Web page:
Many of the writing clients I work with have spent some time in workshops or MFA programs where writers gather around and talk and talk and talk about each other’s stories. All the attention in these environments is on The Manuscript. What is right with The Manuscript and what is wrong with The Manuscript? Is this sentence over the top, or stylistically daring? Should a character be dropped or a new one introduced?
Typically, these authors arrive with their manuscript in hand, ready to get to work. Typically, I will not even look at that manuscript during our first session. I certainly understand the impulse to focus exclusively on the manuscript. If this thing were what it should be, if it were polished and engaging and ready to be published, they wouldn’t need me. The problem is the manuscript. Let’s fix the problem.
But the problem is rarely in the manuscript, and is almost always within the author. It is impossible for an author to tell the story he/she most wants to tell if that author simultaneously believes no one reads this sort of story any more, or the market is too crowded, or they aren’t smart enough, or talented enough. The list goes on. Clear away these useless thoughts, and the manuscript usually finds its form.
The same is true for parents of kids on the spectrum. How easy it is to only focus only the kid, the kid, the kid. The problem is the kid. How do we get the kid to start doing this and stop doing that? What therapies should we try? Should we use drugs? What about vitamins? What about gluten? What should we do about the kid? If only I could fix this kid I could know that he is going to be all right and I could be happy.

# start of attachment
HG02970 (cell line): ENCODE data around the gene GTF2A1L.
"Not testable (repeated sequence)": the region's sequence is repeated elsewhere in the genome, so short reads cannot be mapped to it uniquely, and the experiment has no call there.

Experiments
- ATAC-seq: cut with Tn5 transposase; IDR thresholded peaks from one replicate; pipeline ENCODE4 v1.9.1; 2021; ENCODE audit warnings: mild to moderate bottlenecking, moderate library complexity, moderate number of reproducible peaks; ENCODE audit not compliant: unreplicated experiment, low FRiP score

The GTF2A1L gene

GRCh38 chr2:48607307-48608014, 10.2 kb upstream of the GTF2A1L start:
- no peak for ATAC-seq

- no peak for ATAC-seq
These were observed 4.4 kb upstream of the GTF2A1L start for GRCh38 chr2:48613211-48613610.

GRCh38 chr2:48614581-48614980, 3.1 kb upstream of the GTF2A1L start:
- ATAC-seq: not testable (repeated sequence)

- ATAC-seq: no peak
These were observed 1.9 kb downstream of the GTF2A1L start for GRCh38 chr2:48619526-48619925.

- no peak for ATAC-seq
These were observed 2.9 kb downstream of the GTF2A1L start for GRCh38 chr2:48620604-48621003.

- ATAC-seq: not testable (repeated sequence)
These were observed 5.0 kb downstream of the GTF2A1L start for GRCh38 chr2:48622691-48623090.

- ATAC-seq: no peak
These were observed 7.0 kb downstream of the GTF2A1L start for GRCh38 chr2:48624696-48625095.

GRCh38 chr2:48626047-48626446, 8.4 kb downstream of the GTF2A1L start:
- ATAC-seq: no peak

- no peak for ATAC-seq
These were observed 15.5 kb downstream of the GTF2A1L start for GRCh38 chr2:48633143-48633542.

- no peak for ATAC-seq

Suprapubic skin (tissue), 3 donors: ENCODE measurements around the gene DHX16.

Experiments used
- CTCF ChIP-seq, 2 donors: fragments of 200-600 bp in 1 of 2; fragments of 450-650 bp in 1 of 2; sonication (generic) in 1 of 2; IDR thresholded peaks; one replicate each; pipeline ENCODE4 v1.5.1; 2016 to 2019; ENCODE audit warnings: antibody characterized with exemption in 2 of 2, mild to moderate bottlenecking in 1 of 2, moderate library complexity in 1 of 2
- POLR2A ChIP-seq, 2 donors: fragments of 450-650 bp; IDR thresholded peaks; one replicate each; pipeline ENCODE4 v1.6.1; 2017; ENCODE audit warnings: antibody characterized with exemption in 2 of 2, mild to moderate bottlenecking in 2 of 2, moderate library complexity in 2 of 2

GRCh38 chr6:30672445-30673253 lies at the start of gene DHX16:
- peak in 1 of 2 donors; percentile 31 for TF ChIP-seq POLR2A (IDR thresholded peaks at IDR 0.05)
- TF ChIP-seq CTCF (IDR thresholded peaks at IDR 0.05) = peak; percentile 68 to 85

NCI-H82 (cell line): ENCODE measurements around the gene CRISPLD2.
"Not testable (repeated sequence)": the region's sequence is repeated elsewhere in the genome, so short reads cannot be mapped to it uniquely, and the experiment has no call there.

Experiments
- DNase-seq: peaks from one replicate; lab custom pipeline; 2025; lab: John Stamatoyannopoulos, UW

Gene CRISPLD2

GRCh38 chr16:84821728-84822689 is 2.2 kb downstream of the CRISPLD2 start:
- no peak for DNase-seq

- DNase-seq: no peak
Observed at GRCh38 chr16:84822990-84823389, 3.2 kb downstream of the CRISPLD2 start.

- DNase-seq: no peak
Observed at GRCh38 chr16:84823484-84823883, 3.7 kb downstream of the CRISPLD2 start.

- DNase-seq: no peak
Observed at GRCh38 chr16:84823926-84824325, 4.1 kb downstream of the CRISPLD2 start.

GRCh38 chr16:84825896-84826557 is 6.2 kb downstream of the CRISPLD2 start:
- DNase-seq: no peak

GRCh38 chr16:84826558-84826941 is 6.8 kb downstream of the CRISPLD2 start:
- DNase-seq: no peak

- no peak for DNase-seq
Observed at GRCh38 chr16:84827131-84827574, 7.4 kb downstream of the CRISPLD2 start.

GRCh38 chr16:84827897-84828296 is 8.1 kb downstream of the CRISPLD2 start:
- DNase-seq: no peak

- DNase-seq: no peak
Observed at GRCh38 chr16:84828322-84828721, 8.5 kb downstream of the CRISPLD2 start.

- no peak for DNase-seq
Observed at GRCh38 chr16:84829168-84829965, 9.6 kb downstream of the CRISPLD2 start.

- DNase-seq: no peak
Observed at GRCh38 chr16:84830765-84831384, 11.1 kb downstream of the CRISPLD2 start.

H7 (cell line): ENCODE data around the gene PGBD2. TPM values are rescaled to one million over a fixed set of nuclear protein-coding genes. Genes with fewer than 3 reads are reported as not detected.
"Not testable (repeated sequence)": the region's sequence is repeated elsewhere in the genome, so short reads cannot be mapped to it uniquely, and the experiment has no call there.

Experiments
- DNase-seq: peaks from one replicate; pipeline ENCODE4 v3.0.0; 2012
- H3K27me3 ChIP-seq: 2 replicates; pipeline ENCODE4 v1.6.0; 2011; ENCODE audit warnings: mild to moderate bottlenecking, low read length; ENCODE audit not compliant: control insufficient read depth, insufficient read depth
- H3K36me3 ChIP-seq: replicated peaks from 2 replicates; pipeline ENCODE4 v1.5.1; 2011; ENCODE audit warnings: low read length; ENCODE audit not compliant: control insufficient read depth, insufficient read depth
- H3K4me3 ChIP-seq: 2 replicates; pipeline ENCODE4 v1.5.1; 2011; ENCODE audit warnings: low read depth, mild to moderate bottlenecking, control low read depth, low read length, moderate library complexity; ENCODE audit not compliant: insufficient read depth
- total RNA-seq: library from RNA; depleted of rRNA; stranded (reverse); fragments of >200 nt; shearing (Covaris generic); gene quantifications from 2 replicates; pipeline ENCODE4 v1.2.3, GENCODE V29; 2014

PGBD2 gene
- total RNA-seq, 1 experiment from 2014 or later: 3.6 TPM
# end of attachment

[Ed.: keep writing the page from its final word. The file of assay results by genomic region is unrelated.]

There are nights that happiness feels like something I have necessarily deferred until the question of the kid has been answered. Isn’t this what it means to be a good parent? I have decided for myself that it is not. I cannot think of one instance where I have received a clear and enlightening answer to the question, “What should I do about Sawyer?” Likewise, all my attempts to fix him – and there have been many – have failed.
Though I am his father, I have no actual power over him. His will is precisely as free as mine. If I forget this, he will remind me. And so the best question I can ask myself is: What if no one is broken? What if I am not broken and he is not broken? What if all the people I disagree with and fear are not broken? What if no one is the world has ever been or could be broken? What would I do then?
To ask this question is to correct the only thing I have any power to correct – namely, my perception. I could no more fix Sawyer or myself than I could teach a mouse to fly. But if I believed that mouse were a bird, I might heave into the air and mourn its violent return to the earth. What a tragedy. The world of broken people is a tragic world, a world where true happiness is won through the roulette wheel of talent or genetics or indifferent coincidence. It is a world where no one is free, and extinction is the only certainty. Who would live in such a world by choice? No one, or course, and yet I must choose everyday, with every action, with every thought, where I wish to live.
I am the author of Fearless Writing: How to Create Boldly and Write with Confidence, and Write Within Yourself: An Author's Companion. Learn more here.